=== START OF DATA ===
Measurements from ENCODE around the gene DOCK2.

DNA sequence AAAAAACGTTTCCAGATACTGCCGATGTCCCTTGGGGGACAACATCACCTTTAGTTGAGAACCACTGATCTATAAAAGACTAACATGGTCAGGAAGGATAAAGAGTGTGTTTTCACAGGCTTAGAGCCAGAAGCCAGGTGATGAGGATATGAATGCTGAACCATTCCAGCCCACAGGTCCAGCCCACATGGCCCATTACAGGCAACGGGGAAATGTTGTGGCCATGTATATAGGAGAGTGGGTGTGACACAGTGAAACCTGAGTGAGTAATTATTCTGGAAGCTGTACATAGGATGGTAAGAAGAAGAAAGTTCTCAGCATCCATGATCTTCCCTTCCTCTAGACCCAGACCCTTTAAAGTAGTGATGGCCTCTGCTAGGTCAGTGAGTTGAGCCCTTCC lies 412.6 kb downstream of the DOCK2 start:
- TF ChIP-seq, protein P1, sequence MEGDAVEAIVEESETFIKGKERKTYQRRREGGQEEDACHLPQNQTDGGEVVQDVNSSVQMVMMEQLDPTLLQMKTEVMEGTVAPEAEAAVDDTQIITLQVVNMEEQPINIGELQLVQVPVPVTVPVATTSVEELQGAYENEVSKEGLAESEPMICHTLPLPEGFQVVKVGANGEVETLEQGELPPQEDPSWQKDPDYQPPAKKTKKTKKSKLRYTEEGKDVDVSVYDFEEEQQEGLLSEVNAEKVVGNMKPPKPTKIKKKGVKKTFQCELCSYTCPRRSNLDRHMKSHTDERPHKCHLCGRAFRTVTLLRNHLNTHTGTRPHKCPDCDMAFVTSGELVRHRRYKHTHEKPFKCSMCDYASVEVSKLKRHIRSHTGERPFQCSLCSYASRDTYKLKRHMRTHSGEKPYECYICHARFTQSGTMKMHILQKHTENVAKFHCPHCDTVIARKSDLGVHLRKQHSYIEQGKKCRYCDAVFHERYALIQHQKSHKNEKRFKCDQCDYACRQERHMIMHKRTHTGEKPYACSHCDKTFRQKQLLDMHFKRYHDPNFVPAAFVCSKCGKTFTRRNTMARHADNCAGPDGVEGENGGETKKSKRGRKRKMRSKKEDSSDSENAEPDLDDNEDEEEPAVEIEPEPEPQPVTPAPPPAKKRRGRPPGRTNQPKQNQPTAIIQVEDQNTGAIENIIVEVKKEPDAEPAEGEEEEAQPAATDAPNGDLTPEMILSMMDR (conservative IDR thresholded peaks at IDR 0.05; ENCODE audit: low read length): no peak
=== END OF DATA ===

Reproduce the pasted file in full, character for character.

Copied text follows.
Measurements from ENCODE around the gene DOCK2.

DNA sequence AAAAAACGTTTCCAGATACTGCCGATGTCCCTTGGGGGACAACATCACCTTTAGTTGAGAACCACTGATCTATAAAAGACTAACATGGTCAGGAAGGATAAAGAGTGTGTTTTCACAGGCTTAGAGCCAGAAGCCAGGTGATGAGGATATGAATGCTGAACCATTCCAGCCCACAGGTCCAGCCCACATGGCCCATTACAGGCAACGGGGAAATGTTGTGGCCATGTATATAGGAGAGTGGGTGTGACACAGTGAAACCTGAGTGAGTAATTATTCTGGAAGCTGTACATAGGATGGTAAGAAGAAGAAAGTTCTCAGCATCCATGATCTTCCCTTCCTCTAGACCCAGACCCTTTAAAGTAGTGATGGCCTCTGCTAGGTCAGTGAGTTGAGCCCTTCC lies 412.6 kb downstream of the DOCK2 start:
- TF ChIP-seq, protein P1, sequence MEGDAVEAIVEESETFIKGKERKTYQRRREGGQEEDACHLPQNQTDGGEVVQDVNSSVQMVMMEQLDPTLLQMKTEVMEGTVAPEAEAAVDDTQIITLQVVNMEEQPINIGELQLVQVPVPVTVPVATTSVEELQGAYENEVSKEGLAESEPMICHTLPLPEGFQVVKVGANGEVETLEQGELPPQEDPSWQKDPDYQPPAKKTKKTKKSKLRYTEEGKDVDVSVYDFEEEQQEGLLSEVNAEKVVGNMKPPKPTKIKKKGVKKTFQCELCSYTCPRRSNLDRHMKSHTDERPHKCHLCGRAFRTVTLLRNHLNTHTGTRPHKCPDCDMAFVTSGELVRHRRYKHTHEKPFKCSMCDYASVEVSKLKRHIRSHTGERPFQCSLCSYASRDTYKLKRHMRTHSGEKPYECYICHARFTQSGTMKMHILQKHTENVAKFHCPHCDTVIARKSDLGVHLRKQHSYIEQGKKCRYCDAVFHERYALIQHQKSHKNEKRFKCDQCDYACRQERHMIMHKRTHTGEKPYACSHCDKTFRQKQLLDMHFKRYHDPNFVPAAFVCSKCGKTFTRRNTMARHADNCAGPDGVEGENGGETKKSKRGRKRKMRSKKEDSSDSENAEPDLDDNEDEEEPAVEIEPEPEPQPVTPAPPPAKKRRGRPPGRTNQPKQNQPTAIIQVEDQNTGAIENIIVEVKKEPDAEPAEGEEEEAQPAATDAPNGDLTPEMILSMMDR (conservative IDR thresholded peaks at IDR 0.05; ENCODE audit: low read length): no peak